(Yes—I know this is a self-serving post—but it really will help with my book. You will be doing a  girl a favour. And any of you who know me in real life are exempt from this exercise.)

Published in: on August 16, 2013 at 2:13 pm  Comments (41)  
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Moments

My theme for this year is finding my bliss—and though I have given up writing about it every day an E-mail I received this morning from my sister Peggy reminded me of those glorious moments we want to capture and make last. While bliss moments may be fleeting, they are plentiful if we learn to recognize them.

First Peggy’s bliss moment: dangling her feet in the water while sitting on the dock at her cottage on a lovely little lake. It was just a few moments in time but moments that counted. And they counted because she appreciated them.

Summer can be full of blissful moments:

Sitting in the yard, smelling the freshly mown grass, reading a book, and sipping on a cold lemonade with your feet up. Even those tiny fluorescent green bugs that seem to love the tree you are sitting under are not too bothersome—in fact if you look at them closely they are just another wonder of nature. (Really, I am not on drugs!)

Summer Window

Summer Window (Photo credit: mystuart)

Sweeping off the back porch – a retro and simple thing – an odd bliss moment but one that is relaxing and productive at the same time.

Hearing the mailbox clatter shut and knowing the mailman has delivered the mail and there might be a magazine or a card, or even (gasp) a cheque waiting for you. And no matter that on some days you just get flyers and bills, there is always hope for tomorrow.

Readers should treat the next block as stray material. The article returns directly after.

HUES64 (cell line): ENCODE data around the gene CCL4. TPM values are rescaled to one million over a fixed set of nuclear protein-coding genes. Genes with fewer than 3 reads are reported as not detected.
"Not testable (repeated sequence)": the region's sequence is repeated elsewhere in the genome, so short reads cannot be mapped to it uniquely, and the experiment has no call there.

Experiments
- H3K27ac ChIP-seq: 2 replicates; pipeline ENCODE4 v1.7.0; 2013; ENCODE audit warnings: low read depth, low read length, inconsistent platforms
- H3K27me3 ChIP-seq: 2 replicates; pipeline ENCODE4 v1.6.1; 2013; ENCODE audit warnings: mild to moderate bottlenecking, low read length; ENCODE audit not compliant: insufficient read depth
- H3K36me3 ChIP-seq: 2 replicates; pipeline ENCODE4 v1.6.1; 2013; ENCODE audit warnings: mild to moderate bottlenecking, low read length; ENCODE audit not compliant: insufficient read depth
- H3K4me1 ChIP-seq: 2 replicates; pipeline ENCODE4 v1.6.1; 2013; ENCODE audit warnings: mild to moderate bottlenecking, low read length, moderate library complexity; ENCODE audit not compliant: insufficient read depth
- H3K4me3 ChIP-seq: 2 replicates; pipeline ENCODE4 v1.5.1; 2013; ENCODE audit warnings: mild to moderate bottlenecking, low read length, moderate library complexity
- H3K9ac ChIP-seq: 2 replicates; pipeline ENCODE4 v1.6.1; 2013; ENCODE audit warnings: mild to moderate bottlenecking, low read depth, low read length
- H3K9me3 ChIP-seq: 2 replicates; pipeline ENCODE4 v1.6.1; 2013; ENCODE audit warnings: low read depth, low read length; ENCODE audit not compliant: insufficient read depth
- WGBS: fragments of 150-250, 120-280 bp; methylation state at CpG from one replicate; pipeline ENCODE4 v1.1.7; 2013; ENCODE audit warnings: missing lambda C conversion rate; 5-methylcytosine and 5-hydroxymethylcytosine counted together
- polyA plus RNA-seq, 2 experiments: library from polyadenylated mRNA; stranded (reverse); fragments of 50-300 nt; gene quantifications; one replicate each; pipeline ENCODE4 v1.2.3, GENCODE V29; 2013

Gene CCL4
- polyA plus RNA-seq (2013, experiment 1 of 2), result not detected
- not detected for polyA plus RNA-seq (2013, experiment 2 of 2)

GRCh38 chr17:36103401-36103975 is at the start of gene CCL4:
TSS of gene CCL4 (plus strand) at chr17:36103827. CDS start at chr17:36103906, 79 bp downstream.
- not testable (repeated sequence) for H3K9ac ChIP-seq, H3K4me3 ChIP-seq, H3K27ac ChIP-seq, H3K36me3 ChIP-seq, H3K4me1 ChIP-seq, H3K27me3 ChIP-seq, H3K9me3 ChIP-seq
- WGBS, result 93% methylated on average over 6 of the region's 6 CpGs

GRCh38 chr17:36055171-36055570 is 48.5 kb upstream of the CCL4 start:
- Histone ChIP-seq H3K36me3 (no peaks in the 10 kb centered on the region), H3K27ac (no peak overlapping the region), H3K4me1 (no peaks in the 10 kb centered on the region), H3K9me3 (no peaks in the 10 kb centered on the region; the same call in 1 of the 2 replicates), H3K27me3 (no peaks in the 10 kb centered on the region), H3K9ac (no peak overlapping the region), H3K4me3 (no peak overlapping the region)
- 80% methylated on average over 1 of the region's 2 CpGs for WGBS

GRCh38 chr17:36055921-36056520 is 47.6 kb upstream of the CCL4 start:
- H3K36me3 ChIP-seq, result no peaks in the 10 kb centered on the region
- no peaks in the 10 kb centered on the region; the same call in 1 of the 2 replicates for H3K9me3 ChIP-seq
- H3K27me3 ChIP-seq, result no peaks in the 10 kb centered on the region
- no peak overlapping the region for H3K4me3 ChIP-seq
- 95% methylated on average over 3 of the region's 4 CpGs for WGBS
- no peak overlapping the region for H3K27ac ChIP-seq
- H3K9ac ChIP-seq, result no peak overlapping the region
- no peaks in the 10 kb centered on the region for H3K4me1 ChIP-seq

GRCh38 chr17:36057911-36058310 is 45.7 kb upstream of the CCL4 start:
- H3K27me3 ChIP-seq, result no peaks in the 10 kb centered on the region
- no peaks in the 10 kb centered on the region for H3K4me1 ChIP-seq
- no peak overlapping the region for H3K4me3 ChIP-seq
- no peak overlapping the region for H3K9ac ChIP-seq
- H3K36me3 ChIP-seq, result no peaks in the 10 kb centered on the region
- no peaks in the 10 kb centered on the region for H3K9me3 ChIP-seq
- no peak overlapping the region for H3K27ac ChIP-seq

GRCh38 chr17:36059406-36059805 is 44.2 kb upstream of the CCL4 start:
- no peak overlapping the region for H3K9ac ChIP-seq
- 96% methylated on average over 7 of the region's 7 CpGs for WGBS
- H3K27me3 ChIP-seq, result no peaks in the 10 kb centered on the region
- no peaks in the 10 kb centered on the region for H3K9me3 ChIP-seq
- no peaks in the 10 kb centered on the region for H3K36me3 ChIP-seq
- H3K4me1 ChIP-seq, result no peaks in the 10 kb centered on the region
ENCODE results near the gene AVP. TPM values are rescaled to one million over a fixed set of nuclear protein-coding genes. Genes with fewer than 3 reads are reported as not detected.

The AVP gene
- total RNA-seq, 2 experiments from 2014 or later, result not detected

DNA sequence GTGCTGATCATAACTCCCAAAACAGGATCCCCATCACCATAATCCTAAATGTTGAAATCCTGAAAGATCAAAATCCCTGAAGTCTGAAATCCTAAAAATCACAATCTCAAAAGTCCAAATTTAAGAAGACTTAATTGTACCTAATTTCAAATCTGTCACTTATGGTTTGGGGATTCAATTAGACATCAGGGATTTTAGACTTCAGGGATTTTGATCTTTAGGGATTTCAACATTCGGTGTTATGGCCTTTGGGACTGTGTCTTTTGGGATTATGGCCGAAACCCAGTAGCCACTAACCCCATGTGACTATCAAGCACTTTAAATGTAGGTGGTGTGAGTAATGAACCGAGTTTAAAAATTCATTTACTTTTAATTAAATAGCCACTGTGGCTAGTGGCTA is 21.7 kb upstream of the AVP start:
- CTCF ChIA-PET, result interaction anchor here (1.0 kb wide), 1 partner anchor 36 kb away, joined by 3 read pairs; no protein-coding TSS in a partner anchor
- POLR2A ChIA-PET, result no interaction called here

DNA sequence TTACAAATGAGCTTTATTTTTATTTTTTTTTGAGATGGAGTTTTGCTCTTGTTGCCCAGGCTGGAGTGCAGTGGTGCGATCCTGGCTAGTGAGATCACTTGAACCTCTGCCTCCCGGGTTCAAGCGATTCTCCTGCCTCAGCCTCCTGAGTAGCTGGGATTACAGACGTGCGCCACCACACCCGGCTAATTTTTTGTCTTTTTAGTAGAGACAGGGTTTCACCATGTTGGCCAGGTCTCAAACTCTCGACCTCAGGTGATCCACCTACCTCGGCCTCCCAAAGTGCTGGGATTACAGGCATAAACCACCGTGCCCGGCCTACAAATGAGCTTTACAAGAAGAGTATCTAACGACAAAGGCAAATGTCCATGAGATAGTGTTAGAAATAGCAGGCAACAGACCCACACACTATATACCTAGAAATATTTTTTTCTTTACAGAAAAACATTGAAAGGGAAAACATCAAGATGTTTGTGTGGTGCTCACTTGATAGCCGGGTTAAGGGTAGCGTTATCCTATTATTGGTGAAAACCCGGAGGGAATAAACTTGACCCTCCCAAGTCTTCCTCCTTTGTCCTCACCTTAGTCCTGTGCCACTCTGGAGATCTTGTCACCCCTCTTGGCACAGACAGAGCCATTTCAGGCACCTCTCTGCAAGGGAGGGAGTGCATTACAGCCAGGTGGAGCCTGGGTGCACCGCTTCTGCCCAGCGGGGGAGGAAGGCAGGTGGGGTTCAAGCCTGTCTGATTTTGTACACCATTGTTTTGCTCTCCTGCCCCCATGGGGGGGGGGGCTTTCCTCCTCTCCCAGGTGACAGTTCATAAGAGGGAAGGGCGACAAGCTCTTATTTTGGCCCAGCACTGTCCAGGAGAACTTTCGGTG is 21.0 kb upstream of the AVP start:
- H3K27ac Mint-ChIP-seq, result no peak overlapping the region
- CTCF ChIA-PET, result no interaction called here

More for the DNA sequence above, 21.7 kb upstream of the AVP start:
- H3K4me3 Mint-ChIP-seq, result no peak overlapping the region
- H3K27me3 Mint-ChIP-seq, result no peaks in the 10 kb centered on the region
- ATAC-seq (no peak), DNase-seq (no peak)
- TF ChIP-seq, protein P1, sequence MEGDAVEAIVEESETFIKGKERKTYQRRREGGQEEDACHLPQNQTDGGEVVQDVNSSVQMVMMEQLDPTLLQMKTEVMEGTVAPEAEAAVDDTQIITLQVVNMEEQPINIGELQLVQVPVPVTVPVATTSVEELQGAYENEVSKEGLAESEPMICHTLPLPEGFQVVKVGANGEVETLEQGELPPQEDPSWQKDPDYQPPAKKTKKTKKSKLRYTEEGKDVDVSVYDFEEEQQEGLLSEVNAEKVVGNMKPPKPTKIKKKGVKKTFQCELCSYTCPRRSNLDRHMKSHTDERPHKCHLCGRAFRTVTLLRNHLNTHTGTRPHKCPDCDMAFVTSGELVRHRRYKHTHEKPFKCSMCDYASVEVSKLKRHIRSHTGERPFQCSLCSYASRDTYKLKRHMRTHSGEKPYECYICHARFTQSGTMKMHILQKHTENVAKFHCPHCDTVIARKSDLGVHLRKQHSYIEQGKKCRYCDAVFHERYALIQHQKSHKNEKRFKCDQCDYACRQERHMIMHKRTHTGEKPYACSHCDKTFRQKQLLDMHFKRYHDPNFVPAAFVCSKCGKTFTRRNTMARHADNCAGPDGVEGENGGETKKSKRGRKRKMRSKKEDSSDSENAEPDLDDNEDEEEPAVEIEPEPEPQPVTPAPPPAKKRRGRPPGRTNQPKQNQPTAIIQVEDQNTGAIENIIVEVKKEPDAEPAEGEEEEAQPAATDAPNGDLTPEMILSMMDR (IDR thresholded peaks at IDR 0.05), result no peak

Looking out at the street after the garbage truck has been by and seeing that they picked up everything you put out.

The sigh at the end of the day when your work is done and you can relax. Not all days are like this—sometimes the work day goes into the evening, but those days when you can call time your own for a while are blissful.

There are so many moments of bliss—tell me about a moment of  unexpected summer bliss for you.

Published in: on July 5, 2013 at 8:33 am  Comments (49)  
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Setting the Bar Low

“Every man has one thing he can do better than anyone else and usually it is reading his own handwriting.” ~ G. Norman Cole

Tongue in cheek

Tongue in cheek (Photo credit: pcgn7)

On first reading, this quote made me smile. Then it made me think, as I am sure that is what it was meant to do, however tongue in cheek the wisdom may seem.

We do not seem to see our strengths but know all our weaknesses. Sometimes we bask in our failures. Marinate in what we deem our mediocrity and lack of success instead of seeing that success is in the eye of the beholder, but that eye is often much too critical.